Harmita Shrestha exudes confidence as she climbs down from her bike. She’d just arrived at work after dropping off her daughter at school.
The 39-year-old is one of the four female drivers for Sajha Yatayat’s new electric buses—and a proud one at that. She started her career as a tempo driver and has never looked back. From a 10-seater tempo to a 26-seater electric bus, it has been quite a ride for her.
Shrestha learned to drive when she was still a little girl growing up in Dharan. “It was my family’s white Martui van that I adored,” she says. She feels lucky that she gets to do what she loves.
She had never thought a woman could become a professional driver, a job almost exclusively associated with men even today. Then, when she came to Kathmandu, Shrestha saw women working as tempo drivers. Inspired by those women, she also got a license to drive a tempo and hit the career ground running, driving on the RNAC-Sinamangal route.
Shrestha went on to work as the driver for Durga Pokharel, former chairperson of National Women’s Commission, and for the United National Development Program (UNDP). She particularly enjoyed working with the UNDP, as she got to travel to many remote places of Nepal.
“This one time, I drove to a village in Madi for some field work and the villagers welcomed me with garlands, colors and musical instruments,” says Shrestha.
But a woman driver is seldom praised, let alone encouraged.
“Most people prefer male drivers because they are physically stronger and therefore considered more competent,” Shrestha says. She has been subjected to many stereotypes and discriminations for being a woman driver.
Within a month of joining Sajha, the city’s traffic authorities confiscated her license on four occasions. “I hadn’t breached any traffic regulation but still they tried to slap me with a 15,000-rupee fine,” she says. “My only fault was that I was a woman.”
One time a woman police officer hurled obscenities at Shrestha while she was parked at a designated bus stop in Maharajgunj. Shrestha found such behavior of one woman towards another deeply hurtful.
It was not so when she used to work for the UN. Back then, she says, traffic police were polite and considerate. “Maybe they are trained that way: to respect drivers in vehicles with blue number plates,” she says.
Shrestha is a hardworking mother of two children, whom she provides for working as a bus driver. She starts her job at 6:30 am and reaches home at around 8 pm. It is a difficult and thankless job, especially if you are a mother. All she desires is a modicum of respect while on the road. But that is hard to come by in a patriarchal society where nearly everything a woman does is a suspect.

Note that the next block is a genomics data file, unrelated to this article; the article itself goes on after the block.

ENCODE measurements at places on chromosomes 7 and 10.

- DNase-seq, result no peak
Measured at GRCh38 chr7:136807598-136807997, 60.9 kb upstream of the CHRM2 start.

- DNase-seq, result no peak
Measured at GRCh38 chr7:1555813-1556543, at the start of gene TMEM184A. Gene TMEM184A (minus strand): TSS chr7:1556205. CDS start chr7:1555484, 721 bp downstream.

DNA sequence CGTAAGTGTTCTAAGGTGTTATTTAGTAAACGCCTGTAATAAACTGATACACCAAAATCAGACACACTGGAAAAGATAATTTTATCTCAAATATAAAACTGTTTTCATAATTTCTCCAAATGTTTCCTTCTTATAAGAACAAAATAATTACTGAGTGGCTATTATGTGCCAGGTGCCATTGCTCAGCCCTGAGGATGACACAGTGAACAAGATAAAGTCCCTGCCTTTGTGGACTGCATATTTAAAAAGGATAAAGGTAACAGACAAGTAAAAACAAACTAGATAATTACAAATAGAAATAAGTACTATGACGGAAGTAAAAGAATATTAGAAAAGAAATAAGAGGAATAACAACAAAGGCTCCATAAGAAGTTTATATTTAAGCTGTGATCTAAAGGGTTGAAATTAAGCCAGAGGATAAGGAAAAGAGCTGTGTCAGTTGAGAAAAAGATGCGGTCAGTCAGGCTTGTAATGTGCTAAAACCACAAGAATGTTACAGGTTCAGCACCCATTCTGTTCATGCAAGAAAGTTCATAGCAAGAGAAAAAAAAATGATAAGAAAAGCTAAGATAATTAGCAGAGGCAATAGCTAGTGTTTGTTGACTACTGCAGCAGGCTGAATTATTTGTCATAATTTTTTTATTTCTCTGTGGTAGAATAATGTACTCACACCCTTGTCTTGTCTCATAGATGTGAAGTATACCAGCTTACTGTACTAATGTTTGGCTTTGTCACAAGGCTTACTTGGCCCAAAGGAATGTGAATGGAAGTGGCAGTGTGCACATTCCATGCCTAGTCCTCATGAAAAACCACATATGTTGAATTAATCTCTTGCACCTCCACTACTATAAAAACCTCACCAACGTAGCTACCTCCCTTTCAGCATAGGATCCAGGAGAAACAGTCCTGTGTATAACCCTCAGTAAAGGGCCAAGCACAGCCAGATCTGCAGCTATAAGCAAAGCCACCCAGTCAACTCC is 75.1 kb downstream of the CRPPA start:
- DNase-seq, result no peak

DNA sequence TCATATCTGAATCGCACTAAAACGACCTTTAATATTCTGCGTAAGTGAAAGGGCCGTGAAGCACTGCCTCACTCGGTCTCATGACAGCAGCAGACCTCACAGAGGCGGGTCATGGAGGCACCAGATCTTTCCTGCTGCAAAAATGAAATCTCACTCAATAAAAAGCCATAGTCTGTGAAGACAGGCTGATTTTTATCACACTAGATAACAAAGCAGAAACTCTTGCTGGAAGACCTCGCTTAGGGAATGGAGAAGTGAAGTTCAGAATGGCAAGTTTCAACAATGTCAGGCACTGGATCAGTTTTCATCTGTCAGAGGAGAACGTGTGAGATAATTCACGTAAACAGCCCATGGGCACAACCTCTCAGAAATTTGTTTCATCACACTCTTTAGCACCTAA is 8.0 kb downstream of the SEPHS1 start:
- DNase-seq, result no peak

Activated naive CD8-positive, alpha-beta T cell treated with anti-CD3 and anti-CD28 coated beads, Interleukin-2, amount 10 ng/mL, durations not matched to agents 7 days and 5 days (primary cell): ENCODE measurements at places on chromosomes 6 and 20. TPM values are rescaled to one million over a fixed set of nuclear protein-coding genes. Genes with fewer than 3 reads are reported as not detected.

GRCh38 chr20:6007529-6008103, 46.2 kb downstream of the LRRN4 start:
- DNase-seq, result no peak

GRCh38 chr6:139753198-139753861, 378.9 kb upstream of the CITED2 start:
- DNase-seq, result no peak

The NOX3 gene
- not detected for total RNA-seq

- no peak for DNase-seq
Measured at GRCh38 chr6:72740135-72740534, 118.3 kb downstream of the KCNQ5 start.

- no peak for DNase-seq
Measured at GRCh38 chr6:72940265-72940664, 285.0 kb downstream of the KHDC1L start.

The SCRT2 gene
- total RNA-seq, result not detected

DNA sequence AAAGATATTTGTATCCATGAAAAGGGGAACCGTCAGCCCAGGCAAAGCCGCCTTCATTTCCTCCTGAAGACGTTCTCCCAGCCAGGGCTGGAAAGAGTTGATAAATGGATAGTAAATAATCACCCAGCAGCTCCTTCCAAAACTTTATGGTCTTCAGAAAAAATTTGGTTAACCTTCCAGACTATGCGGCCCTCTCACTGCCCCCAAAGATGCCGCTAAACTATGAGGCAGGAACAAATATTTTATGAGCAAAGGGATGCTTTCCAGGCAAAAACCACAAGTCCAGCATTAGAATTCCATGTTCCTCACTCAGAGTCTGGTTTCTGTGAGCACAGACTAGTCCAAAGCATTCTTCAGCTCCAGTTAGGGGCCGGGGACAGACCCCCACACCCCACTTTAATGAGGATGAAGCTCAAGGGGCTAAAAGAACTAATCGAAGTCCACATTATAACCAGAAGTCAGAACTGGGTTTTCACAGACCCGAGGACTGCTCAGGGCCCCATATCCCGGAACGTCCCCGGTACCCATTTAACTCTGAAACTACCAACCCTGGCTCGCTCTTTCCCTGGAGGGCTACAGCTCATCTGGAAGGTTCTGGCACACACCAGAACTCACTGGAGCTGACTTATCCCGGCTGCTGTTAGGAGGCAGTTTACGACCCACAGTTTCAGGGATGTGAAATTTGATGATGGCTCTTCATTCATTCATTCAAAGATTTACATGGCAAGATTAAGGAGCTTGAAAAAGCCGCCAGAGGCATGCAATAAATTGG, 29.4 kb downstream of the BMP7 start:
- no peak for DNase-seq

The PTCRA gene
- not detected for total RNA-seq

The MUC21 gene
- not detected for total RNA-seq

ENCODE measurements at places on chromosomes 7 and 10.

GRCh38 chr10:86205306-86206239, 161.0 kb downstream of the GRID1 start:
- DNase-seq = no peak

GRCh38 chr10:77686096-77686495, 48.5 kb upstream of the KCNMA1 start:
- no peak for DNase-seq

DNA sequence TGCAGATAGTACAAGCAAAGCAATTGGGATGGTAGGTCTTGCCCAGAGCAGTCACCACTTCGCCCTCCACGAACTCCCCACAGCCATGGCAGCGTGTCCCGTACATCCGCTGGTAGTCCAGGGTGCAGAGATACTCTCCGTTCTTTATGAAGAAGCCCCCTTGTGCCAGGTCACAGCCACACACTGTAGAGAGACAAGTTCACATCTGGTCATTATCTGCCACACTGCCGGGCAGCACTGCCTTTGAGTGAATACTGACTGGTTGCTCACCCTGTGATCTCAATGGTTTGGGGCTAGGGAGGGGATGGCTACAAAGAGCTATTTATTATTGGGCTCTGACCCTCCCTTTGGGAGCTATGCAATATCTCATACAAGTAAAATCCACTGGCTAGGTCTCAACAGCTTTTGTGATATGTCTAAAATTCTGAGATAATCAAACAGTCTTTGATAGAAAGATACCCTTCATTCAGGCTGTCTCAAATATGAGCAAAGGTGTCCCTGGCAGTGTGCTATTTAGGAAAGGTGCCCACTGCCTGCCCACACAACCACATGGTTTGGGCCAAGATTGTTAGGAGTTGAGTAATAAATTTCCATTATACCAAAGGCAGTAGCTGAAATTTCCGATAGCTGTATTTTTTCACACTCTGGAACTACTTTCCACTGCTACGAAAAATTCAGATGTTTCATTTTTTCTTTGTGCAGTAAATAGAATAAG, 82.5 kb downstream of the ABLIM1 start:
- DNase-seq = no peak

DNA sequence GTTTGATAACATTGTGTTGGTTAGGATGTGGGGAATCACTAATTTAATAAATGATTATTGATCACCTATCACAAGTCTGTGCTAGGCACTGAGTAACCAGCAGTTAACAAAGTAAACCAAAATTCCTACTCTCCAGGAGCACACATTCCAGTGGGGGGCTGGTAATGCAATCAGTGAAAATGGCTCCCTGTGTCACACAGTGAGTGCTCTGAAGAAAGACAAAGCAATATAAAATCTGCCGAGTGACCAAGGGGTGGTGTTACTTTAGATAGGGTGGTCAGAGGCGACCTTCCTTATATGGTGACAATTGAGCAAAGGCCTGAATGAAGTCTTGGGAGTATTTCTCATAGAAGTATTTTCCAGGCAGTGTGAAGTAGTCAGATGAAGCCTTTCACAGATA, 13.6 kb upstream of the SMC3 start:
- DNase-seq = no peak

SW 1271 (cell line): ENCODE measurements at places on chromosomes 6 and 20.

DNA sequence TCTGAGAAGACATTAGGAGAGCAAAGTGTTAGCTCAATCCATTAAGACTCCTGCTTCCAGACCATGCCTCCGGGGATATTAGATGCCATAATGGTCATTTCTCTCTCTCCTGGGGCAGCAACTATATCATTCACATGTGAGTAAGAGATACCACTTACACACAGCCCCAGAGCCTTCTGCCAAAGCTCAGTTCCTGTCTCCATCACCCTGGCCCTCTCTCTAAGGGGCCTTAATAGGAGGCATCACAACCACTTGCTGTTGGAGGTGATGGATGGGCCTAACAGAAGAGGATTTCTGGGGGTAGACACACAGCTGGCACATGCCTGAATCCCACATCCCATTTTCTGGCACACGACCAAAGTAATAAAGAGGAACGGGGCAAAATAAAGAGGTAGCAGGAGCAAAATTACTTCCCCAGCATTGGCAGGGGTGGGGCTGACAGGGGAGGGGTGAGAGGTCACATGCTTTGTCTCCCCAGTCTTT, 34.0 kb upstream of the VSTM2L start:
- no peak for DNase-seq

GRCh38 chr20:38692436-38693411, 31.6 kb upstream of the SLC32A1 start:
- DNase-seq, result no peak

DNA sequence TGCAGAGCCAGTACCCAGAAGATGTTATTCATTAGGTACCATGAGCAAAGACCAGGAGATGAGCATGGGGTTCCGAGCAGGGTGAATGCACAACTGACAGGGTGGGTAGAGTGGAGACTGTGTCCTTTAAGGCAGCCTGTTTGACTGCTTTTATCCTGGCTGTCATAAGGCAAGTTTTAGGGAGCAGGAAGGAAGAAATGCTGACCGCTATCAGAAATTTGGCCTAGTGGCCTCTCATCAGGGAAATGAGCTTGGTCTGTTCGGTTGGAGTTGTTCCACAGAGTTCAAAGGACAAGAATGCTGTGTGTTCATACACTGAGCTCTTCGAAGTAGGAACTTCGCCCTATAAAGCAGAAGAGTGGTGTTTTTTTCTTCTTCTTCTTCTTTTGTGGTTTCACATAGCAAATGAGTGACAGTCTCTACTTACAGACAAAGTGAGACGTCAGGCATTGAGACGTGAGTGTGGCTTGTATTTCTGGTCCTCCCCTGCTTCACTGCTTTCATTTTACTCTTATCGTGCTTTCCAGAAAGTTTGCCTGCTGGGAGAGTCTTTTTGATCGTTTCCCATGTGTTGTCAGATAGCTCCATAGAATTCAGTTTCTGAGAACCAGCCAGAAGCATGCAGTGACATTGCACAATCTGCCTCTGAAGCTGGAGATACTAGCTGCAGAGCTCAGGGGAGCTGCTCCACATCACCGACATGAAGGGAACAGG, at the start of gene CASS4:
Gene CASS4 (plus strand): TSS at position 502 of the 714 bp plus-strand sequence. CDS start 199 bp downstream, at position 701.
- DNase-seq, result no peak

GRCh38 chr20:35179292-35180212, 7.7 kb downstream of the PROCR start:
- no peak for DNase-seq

By being on the road daily, driving her bus around the city, Shrestha has been fighting the old stereotypes. Every now and then, some of her passengers praise her work. These are the occasions that inspire her to continue.
Shrestha strongly believes that women should be given opportunities and proper environment to succeed, both in government and non-government sectors.
“Working women face unique challenges. For instance, we might be having a particularly difficult menstruation. Having proper toilets at bus stops would certainly make things a lot easier for us,” Shrestha says.
Shrestha finds the experience of driving an electric bus safe and more comfortable. “It takes a fair bit of skill but definitely less physical effort,” she says. “With electric vehicles, you also don’t get muscle soreness, which is a big thing for professional drivers.”
She believes Kathmandu’s traffic and pollution woes could be significantly eased by having more electric buses. To boot, there would also be more jobs for women.
Asked how long she plans on working as a driver, Shrestha replies: “If I could drive only electric vehicles, I could easily do this job until I am 60.”